We strive to provide a beautiful and fruitful ecosystem filled with a biodiversity of plants and insects. This fosters competition and helps keep insects and plant diseases in check. We do till our soil from time to time, but also use no till methods to keep our soil alive with bacteria and fungi that create mutually beneficial relationships with plants’ roots and enable veggies to uptake nutrients otherwise unusable to plants in the soil . We take growing delicious veggies very seriously and we hope that you can taste a difference!
When trying to make responsible decisions about your produce choices you may have to be a bit of an investigator these days. You may hear growers describing their farm as pesticide free or almost organic. I want to help educate you as to what farmers may be alluding to when selling you on their produce. Here are the cornerstones of Organic Agriculture, and here are some good questions to ask your farmer/grower so that you can make your own choices about what you are purchasing. Some of their answers may surprise you.
Permaculture is an agricultural method that fosters ecosystems to be sustainable and self-sufficient. This approach guides us to mimic the patterns and relationships we can find in nature. Here are a few examples of methods:
The focus of permaculture is not on each separate element, but rather on the relationships created among elements, by the way they are placed together; the whole becomes greater than the sum of its parts.
We do not use any pesticides on the farm. Chemical or Organic
(Yes, there are organic pesticides)
This means that we do step in fire ants from time to time but we also get to be witness to lady bugs eating aphids, as well as wasps and spiders taking care of hornworms and lacewings.
Many farmers may say that they only use pesticides when absolutely necessary. What do they do when they are devastated by an insect? How do they control ants around their farm?
We use hand labor to weed our farm. We also use mulches and cover crop to help suppress weeds.
Most vegetable farmers will not use herbicides directly around their crops, as it would damage the sensitive leaves of most annual crops, like vegetables. But ask your farmer if they use herbicides (like round up) in the summer months when they are not growing any crops?
We do not use any GMO seed or plants. We use many heirloom seeds and love to save seeds and share them. We also purchase Organic seeds
(all organic seeds are GMO free).
Seeds are not always labeled as GMO, instead they are often labeled as a protected or selected variety by the seed company. Ask your farmer if they ever buy a trademarked or protected plant variety? Please ask your farmer if they ever purchase treated seeds? Also, ask them if they start all their own transplants or if they purchase them from a nursery? When purchasing from a nursery you are not in control of what methods they are using and what seeds they are using.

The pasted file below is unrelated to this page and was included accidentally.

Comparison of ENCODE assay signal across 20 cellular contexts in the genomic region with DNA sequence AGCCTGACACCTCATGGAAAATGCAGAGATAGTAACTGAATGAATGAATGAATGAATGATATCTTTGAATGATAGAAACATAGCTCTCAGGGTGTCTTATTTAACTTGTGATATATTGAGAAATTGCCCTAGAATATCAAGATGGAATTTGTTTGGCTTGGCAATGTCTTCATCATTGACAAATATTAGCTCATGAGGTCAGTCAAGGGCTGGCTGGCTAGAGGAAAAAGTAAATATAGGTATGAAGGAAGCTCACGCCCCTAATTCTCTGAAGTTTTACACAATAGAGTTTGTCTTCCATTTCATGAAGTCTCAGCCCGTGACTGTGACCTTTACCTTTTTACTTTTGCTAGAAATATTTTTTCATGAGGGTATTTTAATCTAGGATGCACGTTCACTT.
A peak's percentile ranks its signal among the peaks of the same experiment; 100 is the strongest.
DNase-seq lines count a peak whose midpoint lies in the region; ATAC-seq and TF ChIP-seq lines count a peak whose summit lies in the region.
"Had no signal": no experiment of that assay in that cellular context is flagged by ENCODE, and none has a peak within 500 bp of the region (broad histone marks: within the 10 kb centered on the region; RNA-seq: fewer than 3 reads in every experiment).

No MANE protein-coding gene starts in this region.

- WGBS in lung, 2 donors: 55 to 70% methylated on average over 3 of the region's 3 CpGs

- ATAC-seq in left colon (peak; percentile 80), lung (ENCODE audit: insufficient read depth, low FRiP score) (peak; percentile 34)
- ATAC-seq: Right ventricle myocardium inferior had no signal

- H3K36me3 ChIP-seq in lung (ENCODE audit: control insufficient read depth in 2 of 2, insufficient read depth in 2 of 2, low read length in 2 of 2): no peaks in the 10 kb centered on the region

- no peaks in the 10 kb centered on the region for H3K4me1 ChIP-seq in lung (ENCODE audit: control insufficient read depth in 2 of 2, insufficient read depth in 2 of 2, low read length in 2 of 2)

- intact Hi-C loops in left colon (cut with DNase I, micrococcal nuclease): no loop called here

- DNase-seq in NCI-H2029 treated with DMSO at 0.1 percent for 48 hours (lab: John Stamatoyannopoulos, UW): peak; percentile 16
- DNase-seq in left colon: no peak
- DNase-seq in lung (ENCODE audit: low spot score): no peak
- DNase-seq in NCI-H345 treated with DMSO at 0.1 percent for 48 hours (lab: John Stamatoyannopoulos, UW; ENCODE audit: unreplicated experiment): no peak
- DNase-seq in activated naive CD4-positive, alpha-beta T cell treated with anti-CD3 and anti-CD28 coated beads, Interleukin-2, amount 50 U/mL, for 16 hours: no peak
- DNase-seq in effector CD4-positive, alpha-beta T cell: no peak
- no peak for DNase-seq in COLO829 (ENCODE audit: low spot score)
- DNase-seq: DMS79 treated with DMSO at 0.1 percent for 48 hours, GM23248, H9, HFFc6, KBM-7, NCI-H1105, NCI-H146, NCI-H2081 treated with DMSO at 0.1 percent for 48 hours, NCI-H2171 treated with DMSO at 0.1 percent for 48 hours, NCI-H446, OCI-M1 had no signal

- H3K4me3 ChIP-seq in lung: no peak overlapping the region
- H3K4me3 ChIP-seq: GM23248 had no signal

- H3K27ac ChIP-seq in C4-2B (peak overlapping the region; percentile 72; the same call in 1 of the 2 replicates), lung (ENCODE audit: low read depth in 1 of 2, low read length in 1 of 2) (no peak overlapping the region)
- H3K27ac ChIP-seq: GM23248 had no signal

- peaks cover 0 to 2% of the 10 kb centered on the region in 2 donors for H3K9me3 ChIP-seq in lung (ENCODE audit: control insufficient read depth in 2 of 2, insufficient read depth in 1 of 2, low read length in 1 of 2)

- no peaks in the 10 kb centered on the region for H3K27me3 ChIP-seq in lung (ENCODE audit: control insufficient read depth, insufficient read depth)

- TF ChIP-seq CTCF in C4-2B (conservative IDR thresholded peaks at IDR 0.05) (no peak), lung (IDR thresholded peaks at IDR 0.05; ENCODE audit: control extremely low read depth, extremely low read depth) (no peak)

We use a combination of compost, cover crop, chicken rotational grazing, companion planting, and crop rotation to help feed our soil.
Florida is not known for having as rich of soils as other parts of the country, but this does not mean that we cannot grow without the use of chemical fertilizers. Ask your farmer how he/she fertilizes their crops? Fertilizers may not seem as dangerous as pesticides to our health, but they are detrimental to our waterways, and with such a shallow water shed these Fertilizers are adversely affecting our Indian River each day. Please check out more information at floridatoday.com & planetnatural.com
When dealing with plant diseases we use compost to make teas to strengthen the plants. We rely on the strength of a healthy plant to recover, while we may have to prune back unhealthy parts and compost them.
Ask your farmer what they do for disease control? A big problem here in Florida is Nematodes, ask what they do to suppress Nematodes? Also, cucumbers and squash have many mold and bacterial diseases (like Downy Mildew or Bacterial Wilt); ask your farmer what they use to help stop these?
The summer is the off season for farming in Florida and there is less diversity of fresh veg available. During the summer months (June-Oct) we join forces with other local farms to help keep our community fed. We do not stop eating in the summer, neither should you. We can't grow everything, so we connect with other local growers in cooperation, not competition.
Farmer Liz is the Owner/Operator of Green Flamingo. While travelling across the USA she fell in love with hiking and farming. She WWOOFed on farms around the country and decided to bring her joy and knowledge back to her community.
Liz loves to work hard, and enjoys being in the outdoors. When she is not farming she loves camping and hiking. She enjoys long distance backpacking and through-hiked the Appalachian Trail in 2016 with her husband, Gary.
World Wide Opportunities on Organic Farms, known simply as WWOOF, connects sustainable farmers with willing volunteers. WWOOFers, as they are known, learn about the organic movement and sustainable agriculture while receiving room and board. It is an educational and cultural exchange program where volunteers learn practical farming skills, become part of the organic agriculture movement and experience the heart of American agrarian culture. Host farms and WWOOFers exchange education, culture and sweat to bring forth wholesome agricultural products from organic farms world wide. They encourage all types of WWOOFers and hosts who would like to work together to strengthen sustainable agriculture. For more information visit the WWOOF-USA website: wwoofusa.org/
Check out this video about our farm!